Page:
The design of isolation mounts is of critical importance in the protection of structures and sensitive equipment from damage or failure. Simultaneous protection from both shock and vibration is particularly challenging because of the broadband nature of the input signal and because of the deleterious effect of damping on high-frequency isolation. Prior work by the authors has shown that chains of translating mass/spring elements can act as a “mechanical filter” for input disturbances. However, in finite-length chains, wave reflections can result in secondary pulses that hit the structure and can diminish the effectiveness of the isolator. In this paper, a new type of isolator is developed that converts translational input forces into a combination of translational and rotational motion. If designed correctly, the rotational motion can be managed so that it does not result in additional forces transmitted to the structure. In effect, the isolator is able to trap some of the input energy into rotational vibration, preventing it from reaching the structure. Parametric simulation studies are conducted as various system parameters are varied.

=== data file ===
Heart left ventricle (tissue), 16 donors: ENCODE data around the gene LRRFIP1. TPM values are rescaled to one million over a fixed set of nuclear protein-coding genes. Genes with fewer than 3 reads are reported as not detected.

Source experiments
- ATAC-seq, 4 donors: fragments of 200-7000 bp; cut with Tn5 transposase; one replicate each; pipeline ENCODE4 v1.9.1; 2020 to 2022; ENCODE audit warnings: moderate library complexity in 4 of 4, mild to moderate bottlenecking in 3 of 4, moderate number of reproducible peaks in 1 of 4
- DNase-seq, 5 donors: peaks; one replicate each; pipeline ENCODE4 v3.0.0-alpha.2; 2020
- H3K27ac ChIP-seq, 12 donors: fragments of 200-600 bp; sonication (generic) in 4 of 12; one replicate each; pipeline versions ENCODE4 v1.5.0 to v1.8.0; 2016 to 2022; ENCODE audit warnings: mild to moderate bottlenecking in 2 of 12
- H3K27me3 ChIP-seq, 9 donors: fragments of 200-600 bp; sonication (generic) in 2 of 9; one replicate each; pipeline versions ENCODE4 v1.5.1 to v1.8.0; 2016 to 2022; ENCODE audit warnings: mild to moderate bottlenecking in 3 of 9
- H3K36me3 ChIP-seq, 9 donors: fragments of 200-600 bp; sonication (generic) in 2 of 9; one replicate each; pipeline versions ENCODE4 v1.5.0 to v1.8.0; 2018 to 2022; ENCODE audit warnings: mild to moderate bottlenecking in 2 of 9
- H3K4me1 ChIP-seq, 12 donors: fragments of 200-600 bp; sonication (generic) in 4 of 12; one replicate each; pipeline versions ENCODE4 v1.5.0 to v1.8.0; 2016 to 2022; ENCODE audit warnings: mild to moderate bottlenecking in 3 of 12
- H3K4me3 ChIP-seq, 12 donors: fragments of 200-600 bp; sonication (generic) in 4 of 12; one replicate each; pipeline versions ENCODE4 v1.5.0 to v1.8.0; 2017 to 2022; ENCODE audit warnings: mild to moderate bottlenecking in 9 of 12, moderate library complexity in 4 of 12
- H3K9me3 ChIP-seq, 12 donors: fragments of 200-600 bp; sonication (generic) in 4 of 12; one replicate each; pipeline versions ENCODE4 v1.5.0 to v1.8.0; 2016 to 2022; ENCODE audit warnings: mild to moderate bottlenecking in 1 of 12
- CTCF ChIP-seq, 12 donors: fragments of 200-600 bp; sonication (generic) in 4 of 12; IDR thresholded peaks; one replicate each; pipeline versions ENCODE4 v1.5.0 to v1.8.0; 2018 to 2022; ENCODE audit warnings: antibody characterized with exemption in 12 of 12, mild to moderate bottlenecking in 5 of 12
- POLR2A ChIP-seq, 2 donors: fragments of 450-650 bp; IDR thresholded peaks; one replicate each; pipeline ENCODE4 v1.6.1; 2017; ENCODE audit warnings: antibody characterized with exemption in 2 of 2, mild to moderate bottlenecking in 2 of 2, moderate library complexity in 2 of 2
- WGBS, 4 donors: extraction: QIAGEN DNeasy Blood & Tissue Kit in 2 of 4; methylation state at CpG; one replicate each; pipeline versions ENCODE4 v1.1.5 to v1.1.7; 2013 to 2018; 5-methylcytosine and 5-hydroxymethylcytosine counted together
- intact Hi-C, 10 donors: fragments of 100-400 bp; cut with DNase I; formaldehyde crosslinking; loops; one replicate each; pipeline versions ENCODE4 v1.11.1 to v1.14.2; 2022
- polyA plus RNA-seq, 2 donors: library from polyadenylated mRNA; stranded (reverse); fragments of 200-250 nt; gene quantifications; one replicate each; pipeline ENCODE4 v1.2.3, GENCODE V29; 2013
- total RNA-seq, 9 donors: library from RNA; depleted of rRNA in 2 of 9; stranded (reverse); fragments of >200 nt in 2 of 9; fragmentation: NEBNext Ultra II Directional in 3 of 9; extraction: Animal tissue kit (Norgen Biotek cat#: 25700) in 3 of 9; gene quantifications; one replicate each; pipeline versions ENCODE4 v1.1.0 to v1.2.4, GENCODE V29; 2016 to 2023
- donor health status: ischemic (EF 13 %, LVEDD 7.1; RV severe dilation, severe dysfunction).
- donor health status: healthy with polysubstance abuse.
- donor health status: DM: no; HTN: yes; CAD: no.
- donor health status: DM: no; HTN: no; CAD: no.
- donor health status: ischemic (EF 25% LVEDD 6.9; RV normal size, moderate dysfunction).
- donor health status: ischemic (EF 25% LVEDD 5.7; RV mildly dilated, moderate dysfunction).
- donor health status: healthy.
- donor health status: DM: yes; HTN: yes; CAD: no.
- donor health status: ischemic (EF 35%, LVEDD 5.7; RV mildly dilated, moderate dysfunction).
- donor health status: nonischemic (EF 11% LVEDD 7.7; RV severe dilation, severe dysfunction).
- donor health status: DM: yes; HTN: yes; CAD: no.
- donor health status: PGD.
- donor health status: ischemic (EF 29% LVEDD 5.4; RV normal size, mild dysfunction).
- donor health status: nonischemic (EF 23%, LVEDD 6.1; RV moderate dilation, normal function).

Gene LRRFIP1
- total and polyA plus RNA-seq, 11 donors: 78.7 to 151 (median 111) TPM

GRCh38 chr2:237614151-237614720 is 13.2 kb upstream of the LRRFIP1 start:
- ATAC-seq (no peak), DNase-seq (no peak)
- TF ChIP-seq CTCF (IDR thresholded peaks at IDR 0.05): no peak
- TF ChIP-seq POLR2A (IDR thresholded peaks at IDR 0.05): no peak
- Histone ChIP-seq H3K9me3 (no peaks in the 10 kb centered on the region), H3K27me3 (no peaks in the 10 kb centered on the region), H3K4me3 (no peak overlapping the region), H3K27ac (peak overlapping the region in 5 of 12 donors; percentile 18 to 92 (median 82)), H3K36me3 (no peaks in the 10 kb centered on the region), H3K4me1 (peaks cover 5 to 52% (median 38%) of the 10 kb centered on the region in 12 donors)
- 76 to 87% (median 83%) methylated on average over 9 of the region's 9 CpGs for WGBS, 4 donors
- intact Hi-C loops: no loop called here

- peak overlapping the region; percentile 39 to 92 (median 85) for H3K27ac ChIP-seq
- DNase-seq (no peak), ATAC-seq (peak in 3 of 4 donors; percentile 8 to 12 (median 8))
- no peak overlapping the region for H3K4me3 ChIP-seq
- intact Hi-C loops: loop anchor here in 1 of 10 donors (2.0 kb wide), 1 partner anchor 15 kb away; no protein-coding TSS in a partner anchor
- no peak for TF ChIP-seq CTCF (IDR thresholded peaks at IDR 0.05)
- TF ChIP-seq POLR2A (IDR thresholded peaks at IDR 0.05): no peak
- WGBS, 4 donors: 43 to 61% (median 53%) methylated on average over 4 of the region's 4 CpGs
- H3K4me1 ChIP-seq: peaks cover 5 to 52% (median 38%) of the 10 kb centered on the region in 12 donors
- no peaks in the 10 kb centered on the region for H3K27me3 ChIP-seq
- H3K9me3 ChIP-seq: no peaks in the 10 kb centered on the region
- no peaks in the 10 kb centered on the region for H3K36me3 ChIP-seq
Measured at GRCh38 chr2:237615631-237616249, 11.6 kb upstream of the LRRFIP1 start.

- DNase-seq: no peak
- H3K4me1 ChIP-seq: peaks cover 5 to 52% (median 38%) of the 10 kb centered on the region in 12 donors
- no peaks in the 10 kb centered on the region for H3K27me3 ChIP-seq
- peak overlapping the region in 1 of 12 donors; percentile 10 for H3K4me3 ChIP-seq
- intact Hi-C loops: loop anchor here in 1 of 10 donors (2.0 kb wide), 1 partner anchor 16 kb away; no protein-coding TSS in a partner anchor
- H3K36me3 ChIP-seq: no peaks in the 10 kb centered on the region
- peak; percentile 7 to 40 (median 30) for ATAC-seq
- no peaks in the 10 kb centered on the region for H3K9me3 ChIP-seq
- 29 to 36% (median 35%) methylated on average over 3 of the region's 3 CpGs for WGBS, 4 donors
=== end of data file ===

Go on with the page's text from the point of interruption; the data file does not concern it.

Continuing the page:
This content is only available via PDF.
You do not currently have access to this content.